Cpl. Lee’s parents, Jerome and Rachel, who knew about the special relationship that existed between their son and Lex, petitioned to adopt the dog. North Carolina Congressman, Walter Jones, heard about the Lee’s request, and led a successful campaign to retire Lex, so that he could finally have a home with the Lees.  Since his retirement, Lex has been awarded a Commemorative Purple Heart, but he has not rested on his laurels. The Lee’s bring Lex to VA hospitals and retirement homes to offer solace to the veterans who have so honorably served their country.
The Lee family hasn't seen the dog since Marines brought him to the funeral in April. Marine Corps command is "extremely sympathetic to the Lee family's desire to adopt the military working dog after the tragic incident
that claimed the life of his handler," said Colie Young, a base spokesman. "The command will continue to support the Lee family in he adoption process at the appropriate time, if and when Lex is found unfit for duty and appropriately screened for adoption."  Marine Corps Headquarters is aware of the family's request, and is "working the situation at their level," according to 2nd Lt. Caleb Eames, a public affairs officer in Albany. Lee was the third of four military dog handlers killed since 2003. The laws covering adoption of military dogs have evolved in recent years. During the Vietnam War, thousands of dogs were abandoned or euthanized when U.S. troops withdrew. Virtually none came home. For decades, the military considered the dogs to be "equipment" and had no process for adopting them after they "retired." That changed in 2000, when President Clinton signed a law allowing adoptions once the dogs could no longer perform their duties. In 2005, Congress heard the story of Air Force Tech. Sgt. Jamie Dana, who suffered nearly fatal injuries and asked to adopt her bomb-sniffing dog. President Bush signed a law permitting early adoptions for the individual troops who have worked with the dog. The case of the Lee family may be the first instance of a deceased handler's family seeking to adopt a military dog. The Lee family has begun a petition drive and created a Web site to chronicle their efforts to adopt the dog. Lex is one of about 170 dogs in the Corps, and the canines are in intense demand. Lex "is potentially saving lives by performing his mission," Eames said. The relationship between a dog and its handler in a combat zone is unique, said John Burnam, author of "Dog Tags of Courage: The Turmoil of War and the Rewards of Companionship." "When that bond finally clicks, you just sort of become one. Once the handler draws down into the level of the dog's world and learns what the dog knows, he can really communicate with the animal," Burnam said. "You can see, in the case of Dustin Lee, the dog didn't get startled by the explosion and run away. The dog was wounded and bleeding, but he crawled over and pawed to get his handler's attention."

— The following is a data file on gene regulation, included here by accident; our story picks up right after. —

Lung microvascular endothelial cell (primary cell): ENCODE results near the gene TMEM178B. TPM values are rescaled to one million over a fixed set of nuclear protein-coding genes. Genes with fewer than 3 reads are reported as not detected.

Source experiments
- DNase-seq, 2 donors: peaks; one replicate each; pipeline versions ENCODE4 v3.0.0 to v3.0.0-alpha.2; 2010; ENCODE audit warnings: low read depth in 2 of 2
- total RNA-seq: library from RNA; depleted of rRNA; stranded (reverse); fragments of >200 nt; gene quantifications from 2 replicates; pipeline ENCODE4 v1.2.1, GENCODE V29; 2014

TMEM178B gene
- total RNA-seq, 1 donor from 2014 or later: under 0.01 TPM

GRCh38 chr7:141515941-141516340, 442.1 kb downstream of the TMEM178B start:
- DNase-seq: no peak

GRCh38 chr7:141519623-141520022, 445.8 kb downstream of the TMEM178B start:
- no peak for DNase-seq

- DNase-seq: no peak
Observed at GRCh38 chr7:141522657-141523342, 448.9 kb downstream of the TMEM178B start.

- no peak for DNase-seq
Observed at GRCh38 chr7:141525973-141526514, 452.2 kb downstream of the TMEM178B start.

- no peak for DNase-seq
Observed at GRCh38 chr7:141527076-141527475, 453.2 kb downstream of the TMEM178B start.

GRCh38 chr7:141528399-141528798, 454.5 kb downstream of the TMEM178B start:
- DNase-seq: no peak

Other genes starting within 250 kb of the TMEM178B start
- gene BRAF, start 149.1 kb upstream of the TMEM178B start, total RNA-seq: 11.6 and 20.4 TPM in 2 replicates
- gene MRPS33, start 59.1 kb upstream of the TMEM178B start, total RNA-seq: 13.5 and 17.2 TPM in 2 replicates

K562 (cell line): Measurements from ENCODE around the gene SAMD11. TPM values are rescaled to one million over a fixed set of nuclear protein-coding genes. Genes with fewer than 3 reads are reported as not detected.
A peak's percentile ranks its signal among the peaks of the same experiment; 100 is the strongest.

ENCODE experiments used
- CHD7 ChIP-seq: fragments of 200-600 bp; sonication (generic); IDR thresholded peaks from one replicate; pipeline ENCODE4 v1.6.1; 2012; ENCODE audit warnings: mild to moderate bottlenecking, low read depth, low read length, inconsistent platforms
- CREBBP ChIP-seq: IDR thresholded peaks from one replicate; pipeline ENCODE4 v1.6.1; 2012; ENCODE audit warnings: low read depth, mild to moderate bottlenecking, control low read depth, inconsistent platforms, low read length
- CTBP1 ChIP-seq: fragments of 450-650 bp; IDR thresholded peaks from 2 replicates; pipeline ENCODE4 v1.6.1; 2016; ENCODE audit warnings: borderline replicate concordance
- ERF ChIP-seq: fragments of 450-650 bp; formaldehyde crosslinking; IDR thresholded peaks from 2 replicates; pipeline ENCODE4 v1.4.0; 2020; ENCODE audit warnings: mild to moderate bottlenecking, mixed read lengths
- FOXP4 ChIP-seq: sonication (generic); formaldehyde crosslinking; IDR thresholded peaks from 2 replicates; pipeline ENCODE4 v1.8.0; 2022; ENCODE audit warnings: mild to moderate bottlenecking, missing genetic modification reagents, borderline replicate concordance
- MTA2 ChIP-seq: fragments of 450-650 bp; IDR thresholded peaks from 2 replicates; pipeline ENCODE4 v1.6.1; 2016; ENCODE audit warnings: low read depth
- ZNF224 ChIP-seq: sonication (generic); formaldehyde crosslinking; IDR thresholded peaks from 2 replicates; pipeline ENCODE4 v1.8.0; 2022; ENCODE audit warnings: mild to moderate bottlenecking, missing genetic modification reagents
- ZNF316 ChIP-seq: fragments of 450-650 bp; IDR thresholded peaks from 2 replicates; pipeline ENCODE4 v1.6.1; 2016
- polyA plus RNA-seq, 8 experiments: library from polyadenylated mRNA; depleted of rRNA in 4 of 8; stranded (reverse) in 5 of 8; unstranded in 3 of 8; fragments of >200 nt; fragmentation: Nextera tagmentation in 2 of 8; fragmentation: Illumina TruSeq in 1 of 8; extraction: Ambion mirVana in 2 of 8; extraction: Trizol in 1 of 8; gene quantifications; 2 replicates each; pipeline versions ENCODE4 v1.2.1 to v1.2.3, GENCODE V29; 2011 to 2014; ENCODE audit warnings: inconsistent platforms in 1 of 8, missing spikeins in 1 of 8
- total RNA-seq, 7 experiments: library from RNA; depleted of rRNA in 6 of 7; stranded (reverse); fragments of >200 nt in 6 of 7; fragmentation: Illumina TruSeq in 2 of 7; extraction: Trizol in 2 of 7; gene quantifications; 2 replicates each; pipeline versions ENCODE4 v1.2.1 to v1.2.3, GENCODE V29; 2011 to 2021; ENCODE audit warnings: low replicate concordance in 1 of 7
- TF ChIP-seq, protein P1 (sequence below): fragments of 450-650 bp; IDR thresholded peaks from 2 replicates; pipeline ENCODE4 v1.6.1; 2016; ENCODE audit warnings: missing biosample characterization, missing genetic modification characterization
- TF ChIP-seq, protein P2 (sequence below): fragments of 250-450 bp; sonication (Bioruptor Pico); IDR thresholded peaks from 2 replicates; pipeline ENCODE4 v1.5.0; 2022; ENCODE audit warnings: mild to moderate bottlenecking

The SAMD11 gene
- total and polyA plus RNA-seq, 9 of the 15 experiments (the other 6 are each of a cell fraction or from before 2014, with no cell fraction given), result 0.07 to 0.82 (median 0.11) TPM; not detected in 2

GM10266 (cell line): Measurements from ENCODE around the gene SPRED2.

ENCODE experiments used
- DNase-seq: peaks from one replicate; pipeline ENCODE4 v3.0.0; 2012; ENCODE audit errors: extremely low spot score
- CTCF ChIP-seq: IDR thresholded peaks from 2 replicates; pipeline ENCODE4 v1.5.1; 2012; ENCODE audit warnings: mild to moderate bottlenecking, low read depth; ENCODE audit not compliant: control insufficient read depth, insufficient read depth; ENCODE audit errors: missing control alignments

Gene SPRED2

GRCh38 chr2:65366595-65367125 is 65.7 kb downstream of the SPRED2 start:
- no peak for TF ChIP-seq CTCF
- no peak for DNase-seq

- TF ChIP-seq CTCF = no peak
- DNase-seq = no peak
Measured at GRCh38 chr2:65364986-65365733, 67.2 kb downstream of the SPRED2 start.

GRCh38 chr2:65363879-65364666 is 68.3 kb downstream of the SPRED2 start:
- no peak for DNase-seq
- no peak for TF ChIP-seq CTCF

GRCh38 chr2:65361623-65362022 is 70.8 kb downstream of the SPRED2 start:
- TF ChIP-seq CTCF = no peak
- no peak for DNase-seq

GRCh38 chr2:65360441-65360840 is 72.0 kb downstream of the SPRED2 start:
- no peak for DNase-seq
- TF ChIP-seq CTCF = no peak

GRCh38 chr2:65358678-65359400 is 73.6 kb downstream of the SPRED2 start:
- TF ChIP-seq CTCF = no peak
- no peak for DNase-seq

In Loving Memory of
October 16, 2007

Handler: Deputy 1st Class Emmett Merritt 
Charlotte County Sheriff Office
7474 Utilities Road
Punta Gorda, FL 33982
Ph: (941) 639-2101 

Members of Sheriff's Office remember canine colleague Liberty, a bloodhound, sniffed out children, the elderly and the wanted.